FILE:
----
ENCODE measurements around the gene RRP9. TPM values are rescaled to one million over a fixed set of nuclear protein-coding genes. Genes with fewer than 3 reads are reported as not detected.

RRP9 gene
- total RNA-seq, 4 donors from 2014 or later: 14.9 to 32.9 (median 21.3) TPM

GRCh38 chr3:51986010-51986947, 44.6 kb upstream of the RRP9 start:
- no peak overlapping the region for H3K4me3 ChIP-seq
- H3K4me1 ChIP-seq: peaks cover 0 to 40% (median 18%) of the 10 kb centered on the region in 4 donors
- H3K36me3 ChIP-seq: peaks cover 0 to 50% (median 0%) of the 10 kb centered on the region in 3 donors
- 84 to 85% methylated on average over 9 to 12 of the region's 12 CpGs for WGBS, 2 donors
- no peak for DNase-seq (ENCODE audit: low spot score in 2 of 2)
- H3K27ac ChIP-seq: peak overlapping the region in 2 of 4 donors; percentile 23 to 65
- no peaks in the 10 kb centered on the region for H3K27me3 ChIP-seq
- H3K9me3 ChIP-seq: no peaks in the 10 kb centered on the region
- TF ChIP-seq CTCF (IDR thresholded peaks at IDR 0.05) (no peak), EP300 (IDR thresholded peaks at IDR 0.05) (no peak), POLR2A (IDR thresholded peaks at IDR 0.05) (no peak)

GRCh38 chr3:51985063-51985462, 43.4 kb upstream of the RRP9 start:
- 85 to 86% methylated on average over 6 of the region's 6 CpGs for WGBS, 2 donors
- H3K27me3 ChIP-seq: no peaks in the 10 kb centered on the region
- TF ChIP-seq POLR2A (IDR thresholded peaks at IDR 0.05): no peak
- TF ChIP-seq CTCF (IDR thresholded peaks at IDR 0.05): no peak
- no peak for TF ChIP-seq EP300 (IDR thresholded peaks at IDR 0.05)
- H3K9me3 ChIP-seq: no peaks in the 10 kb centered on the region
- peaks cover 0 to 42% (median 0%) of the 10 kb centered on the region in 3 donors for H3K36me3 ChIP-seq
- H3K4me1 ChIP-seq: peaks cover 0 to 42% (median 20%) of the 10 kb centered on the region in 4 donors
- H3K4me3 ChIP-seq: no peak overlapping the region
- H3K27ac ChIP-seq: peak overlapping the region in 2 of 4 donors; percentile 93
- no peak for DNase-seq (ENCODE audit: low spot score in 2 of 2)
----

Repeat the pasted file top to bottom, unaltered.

ENCODE measurements around the gene RRP9. TPM values are rescaled to one million over a fixed set of nuclear protein-coding genes. Genes with fewer than 3 reads are reported as not detected.

RRP9 gene
- total RNA-seq, 4 donors from 2014 or later: 14.9 to 32.9 (median 21.3) TPM

GRCh38 chr3:51986010-51986947, 44.6 kb upstream of the RRP9 start:
- no peak overlapping the region for H3K4me3 ChIP-seq
- H3K4me1 ChIP-seq: peaks cover 0 to 40% (median 18%) of the 10 kb centered on the region in 4 donors
- H3K36me3 ChIP-seq: peaks cover 0 to 50% (median 0%) of the 10 kb centered on the region in 3 donors
- 84 to 85% methylated on average over 9 to 12 of the region's 12 CpGs for WGBS, 2 donors
- no peak for DNase-seq (ENCODE audit: low spot score in 2 of 2)
- H3K27ac ChIP-seq: peak overlapping the region in 2 of 4 donors; percentile 23 to 65
- no peaks in the 10 kb centered on the region for H3K27me3 ChIP-seq
- H3K9me3 ChIP-seq: no peaks in the 10 kb centered on the region
- TF ChIP-seq CTCF (IDR thresholded peaks at IDR 0.05) (no peak), EP300 (IDR thresholded peaks at IDR 0.05) (no peak), POLR2A (IDR thresholded peaks at IDR 0.05) (no peak)

GRCh38 chr3:51985063-51985462, 43.4 kb upstream of the RRP9 start:
- 85 to 86% methylated on average over 6 of the region's 6 CpGs for WGBS, 2 donors
- H3K27me3 ChIP-seq: no peaks in the 10 kb centered on the region
- TF ChIP-seq POLR2A (IDR thresholded peaks at IDR 0.05): no peak
- TF ChIP-seq CTCF (IDR thresholded peaks at IDR 0.05): no peak
- no peak for TF ChIP-seq EP300 (IDR thresholded peaks at IDR 0.05)
- H3K9me3 ChIP-seq: no peaks in the 10 kb centered on the region
- peaks cover 0 to 42% (median 0%) of the 10 kb centered on the region in 3 donors for H3K36me3 ChIP-seq
- H3K4me1 ChIP-seq: peaks cover 0 to 42% (median 20%) of the 10 kb centered on the region in 4 donors
- H3K4me3 ChIP-seq: no peak overlapping the region
- H3K27ac ChIP-seq: peak overlapping the region in 2 of 4 donors; percentile 93
- no peak for DNase-seq (ENCODE audit: low spot score in 2 of 2)